Addition of neutral salts to the lytic filtrate results in an increased rate of inactivation of the latter when alcohol is added to it. This effect of salts is the more marked the higher the valency of the cation. Conversely, removal by dialysis of salts originally present in the lytic filtrate tends to render lytic agent less sensitive to alcohol. Restitution of the original salt content to the dialyzed filtrate tends to bring the sensitiveness to alcohol in the dialyzed filtrate to the level of the non-dialyzed control.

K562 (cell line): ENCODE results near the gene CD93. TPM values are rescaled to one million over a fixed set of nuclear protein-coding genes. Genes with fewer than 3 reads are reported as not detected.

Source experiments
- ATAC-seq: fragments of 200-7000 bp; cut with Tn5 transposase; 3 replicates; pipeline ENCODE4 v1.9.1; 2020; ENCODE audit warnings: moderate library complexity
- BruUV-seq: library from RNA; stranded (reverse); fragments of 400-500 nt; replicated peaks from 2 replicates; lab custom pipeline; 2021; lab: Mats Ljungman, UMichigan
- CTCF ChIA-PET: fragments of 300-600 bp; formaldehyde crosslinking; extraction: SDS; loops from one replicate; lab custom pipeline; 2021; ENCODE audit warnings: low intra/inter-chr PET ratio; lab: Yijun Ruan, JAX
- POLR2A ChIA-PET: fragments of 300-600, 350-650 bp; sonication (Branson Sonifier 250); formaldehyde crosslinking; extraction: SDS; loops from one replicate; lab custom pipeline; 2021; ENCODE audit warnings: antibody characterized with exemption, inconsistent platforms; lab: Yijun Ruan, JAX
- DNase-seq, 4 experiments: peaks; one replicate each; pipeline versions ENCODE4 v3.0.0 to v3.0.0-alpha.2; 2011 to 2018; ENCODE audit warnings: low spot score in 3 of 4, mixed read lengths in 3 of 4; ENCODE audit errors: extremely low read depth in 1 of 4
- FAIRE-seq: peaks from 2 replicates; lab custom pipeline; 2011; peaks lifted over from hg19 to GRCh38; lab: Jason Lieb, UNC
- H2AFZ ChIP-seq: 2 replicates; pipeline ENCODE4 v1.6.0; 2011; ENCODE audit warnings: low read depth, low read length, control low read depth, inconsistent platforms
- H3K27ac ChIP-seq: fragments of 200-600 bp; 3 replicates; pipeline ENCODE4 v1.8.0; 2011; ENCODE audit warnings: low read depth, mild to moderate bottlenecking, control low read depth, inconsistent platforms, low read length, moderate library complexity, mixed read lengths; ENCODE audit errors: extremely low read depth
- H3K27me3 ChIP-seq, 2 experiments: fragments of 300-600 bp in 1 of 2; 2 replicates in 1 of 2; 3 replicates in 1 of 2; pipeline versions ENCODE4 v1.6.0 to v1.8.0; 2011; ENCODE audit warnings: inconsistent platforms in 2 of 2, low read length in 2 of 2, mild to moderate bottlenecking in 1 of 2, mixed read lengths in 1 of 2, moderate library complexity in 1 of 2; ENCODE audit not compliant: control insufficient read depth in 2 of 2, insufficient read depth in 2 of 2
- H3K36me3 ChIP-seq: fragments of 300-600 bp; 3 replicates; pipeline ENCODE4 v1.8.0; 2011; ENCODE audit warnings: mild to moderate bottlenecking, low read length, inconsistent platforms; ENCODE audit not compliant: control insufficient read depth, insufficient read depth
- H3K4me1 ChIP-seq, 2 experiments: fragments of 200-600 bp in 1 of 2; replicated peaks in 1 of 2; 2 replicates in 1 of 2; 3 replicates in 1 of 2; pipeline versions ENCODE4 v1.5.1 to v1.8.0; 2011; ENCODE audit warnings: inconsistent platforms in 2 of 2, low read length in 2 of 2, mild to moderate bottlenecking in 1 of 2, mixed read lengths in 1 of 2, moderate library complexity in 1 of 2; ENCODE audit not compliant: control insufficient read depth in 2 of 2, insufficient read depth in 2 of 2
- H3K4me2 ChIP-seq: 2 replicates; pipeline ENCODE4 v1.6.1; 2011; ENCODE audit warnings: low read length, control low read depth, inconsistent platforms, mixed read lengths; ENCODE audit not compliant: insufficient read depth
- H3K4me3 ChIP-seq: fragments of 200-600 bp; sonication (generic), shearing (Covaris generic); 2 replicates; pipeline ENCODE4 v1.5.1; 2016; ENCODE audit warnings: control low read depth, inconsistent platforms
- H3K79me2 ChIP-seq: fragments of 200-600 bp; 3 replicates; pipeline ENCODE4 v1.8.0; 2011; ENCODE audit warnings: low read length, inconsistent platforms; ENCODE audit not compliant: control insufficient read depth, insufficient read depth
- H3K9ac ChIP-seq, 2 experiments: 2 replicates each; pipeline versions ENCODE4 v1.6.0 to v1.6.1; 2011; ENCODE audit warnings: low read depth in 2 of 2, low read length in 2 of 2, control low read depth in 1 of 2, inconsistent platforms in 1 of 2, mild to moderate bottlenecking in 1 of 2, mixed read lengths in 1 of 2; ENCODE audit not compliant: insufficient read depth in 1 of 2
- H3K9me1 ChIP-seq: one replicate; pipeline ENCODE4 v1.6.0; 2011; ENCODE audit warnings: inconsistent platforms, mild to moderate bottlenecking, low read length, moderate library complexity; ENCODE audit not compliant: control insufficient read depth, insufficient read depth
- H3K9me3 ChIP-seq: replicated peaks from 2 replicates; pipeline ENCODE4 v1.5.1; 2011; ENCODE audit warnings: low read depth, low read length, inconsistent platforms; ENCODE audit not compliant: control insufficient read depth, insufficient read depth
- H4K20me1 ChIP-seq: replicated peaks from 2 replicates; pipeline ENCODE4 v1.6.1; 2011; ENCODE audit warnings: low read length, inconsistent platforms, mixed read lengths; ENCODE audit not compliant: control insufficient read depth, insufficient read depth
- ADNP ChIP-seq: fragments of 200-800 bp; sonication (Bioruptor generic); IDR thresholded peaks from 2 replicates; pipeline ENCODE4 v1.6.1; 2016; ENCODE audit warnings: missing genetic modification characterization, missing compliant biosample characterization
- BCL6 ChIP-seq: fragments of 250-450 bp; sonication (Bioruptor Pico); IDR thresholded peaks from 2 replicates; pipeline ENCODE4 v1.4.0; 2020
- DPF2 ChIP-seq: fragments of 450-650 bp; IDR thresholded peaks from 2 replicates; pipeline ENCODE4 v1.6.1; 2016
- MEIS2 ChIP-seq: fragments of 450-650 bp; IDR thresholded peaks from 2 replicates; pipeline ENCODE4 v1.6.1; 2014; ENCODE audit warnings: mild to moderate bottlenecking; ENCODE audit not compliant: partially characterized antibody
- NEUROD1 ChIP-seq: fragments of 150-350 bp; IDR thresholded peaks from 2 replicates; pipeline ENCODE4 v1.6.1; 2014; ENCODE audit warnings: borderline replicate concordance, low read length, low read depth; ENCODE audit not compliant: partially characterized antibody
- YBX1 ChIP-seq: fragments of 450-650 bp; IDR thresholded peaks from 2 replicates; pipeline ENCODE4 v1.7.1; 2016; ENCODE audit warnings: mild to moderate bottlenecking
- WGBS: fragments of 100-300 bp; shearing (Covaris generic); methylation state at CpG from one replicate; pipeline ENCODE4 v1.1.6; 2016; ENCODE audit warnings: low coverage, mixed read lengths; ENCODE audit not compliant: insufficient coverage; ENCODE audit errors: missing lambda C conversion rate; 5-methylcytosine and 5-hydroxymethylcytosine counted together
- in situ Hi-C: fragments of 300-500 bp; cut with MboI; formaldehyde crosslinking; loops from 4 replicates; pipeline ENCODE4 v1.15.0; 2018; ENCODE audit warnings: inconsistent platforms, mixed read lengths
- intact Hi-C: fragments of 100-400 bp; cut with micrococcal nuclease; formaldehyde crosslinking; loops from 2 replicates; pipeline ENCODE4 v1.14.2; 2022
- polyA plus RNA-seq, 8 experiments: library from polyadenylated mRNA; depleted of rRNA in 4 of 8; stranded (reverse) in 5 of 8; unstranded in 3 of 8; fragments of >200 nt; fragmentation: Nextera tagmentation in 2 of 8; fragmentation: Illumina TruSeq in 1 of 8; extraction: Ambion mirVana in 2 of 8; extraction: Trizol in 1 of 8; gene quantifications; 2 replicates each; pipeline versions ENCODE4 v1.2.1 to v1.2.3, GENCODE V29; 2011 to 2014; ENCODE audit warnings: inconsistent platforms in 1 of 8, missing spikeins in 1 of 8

It appears, therefore, that inactivation of the lytic agent by alcohol depends directly on the rate of precipitation of the coagulable constituents of the medium, and is not the result of a direct toxic action of alcohol on "bacteriophagum intestinale." Considered in association with our earlier findings, these results speak in favor of the chemical nature of the agent of transmissible lysis.